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Enjoy the Cup of Tea

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On a rainy October day, I sat in a meeting with a woman who, while I sat across from her, was responding to emails on her desktop, troubleshooting texts from her son’s teacher, answering the phone calls that her assistant put through all while scarfing down a poor excuse for a salad. If I did not see it with my own eyes, I would not believe this is how she conducted a meeting. The crazy part is that when later that day I told a friend about the experience, there was no shock or surprise. As if this has become normal accepted behavior.   

It is no surprise that people report it is hard to stay focused. With the constant barrage of information from devices, work and the continuous news cycle, we are distracted. Our minds wander. We tend to spend time in the past, lamenting a mistake or failure, or worrying about the future. Also, our compulsion to check our devices does not help.  

When asked what is the biggest pain point for most leaders, the answer is often “staying focused”. A recent study by Matt Killlingsworth found that nearly 50% of people surveyed reported that they are not mentally present in the room they are in and mind wandering is responsible for much of the reported unhappiness. The sad part is that only 2% said that they had the skills to do something about it.   

So what can we do about it? Well, first we have to notice that our mind has wandered. Then we have to bring ourselves back into the present moment on purpose and without judgement. We have to practice paying attention. Yes, this is a practice. Like playing an instrument or sport, with practice you get better over time.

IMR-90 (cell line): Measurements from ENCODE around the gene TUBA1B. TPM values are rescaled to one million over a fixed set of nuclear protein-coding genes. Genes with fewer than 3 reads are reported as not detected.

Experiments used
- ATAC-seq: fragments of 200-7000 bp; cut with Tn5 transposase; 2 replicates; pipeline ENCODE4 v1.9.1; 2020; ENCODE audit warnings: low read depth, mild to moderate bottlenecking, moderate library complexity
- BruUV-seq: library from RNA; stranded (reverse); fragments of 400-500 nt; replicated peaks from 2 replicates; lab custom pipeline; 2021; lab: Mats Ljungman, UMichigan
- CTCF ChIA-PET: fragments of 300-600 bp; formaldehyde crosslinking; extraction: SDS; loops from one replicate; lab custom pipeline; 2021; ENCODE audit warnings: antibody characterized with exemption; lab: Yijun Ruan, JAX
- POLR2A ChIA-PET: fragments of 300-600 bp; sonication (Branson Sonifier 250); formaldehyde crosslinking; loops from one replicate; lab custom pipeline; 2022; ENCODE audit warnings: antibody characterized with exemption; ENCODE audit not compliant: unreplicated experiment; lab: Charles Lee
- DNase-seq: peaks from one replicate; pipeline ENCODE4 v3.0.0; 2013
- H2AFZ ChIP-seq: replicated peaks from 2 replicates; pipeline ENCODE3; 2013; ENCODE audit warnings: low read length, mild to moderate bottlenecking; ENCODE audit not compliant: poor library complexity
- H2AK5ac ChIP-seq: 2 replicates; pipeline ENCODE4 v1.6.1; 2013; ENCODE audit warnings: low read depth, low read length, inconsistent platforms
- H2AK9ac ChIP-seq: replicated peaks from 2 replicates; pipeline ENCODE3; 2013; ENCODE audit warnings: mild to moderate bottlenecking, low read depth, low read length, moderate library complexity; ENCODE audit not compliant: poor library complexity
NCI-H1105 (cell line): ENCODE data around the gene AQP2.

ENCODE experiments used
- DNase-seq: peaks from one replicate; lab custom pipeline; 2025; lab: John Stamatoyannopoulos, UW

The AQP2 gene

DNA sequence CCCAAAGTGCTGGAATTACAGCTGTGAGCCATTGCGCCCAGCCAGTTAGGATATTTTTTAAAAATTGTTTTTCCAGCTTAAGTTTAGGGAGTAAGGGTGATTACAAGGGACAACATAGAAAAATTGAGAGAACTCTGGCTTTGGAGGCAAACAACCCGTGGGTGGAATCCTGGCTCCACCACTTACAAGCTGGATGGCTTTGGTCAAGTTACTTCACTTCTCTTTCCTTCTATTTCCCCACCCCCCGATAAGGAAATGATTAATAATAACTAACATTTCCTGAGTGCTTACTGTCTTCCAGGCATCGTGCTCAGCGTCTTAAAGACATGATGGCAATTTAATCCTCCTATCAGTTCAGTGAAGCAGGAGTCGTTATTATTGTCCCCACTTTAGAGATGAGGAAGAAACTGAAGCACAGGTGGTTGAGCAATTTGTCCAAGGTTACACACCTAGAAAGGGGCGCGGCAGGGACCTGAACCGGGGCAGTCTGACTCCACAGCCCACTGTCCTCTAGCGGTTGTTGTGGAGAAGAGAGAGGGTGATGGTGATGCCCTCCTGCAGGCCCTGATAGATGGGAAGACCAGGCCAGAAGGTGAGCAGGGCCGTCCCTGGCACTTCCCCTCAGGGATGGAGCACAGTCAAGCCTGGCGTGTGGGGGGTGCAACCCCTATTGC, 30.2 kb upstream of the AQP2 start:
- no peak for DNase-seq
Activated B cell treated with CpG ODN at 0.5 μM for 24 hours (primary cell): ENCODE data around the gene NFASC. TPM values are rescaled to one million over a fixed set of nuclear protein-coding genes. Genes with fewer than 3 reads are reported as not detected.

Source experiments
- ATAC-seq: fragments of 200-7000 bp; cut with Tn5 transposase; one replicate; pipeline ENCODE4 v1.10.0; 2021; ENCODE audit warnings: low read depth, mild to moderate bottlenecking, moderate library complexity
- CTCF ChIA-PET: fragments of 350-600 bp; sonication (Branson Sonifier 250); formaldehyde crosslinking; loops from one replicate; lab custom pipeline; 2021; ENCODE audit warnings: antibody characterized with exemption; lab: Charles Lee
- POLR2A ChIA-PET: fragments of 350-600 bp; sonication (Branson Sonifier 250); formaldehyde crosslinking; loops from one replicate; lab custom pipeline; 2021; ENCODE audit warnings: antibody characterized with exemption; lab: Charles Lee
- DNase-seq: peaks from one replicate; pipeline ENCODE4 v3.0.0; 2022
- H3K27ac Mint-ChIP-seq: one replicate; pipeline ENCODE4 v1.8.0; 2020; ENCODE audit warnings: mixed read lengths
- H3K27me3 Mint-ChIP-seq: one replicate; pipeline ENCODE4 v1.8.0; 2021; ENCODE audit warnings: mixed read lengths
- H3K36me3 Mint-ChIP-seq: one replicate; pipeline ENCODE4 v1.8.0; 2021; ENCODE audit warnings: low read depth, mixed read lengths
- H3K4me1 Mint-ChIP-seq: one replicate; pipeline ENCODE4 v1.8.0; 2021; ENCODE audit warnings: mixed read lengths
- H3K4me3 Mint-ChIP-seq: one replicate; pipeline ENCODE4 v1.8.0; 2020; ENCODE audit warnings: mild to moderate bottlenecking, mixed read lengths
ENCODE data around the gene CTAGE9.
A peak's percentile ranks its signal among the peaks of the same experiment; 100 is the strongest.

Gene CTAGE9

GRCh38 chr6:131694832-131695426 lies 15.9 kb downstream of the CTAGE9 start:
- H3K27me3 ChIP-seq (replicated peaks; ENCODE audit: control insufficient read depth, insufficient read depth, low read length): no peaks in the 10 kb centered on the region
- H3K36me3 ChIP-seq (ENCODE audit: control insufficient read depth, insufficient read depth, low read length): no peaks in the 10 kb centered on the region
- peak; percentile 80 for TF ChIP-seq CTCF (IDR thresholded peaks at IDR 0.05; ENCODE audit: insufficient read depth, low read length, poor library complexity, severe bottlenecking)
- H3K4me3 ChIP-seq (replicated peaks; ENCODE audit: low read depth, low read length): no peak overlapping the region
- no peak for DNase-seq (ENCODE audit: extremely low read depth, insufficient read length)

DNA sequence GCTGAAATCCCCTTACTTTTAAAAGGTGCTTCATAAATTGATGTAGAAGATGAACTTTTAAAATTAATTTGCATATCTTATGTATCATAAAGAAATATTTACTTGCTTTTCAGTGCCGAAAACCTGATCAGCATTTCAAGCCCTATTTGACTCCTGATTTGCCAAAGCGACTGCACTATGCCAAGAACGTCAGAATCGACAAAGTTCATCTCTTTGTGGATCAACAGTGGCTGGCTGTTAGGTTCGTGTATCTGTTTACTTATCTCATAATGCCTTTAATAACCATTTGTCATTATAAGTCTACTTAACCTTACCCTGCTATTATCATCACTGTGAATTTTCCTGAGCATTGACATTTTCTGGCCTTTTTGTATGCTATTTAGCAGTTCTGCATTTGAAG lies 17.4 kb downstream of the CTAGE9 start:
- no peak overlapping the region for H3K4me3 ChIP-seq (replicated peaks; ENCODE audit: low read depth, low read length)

Mindfulness is the practice of paying attention. It is noticing when our thoughts have gone off into that other place of memories, plans, fantasies. The good news is that we can practice paying attention and bring ourselves back when our thoughts have wandered. Adopting an attitude of gentleness and curiosity is important when we notice we’ve become distracted. This kindness enables us to begin again and not give up.   

A few ways to practice paying attention are as follows: 

  1. Notice your feet on the floor – grounding in place reduces mind wandering

  2. Practice looking people in the eye when you or they are speaking. Pay attention to the quality of listening we give and get.

  3. Notice emotions in our body – heart racing, cheeks getting hot, sweaty palms. Emotions provide useful information when we pay attention to them.

  4. Naming emotions helps to diffuse them (think “I am experiencing anger in my body” rather than “I am angry”)

  5. Breathing or counting stimulates the executive brain and helps refocus us out of “fight or flight” mode

  6. Resist the compulsion to check social media

  7. Meditate, which is the high intensity practice of paying attention 

“If while washing dishes, we think only of the cup of tea that awaits us, thus hurrying to get the dishes out of the way as if they were a nuisance, then we are not “washing the dishes to wash the dishes.” What’s more, we are not alive during the time we are washing the dishes. In fact we are completely incapable of realizing the miracle of life while standing at the sink. If we can’t wash the dishes, the chances are we won’t be able to drink our tea either. While drinking the cup of tea, we will only be thinking of other things, barely aware of the cup in our hands. Thus we are sucked away into the future—and we are incapable of actually living one minute of life.” 
― Thich Nhat Hahn, author of The Miracle of Mindfulness 

Special thanks to our guest blogger, Tracy Fink, Founder, The Tortoise Institute: Creating emotionally intelligent workplaces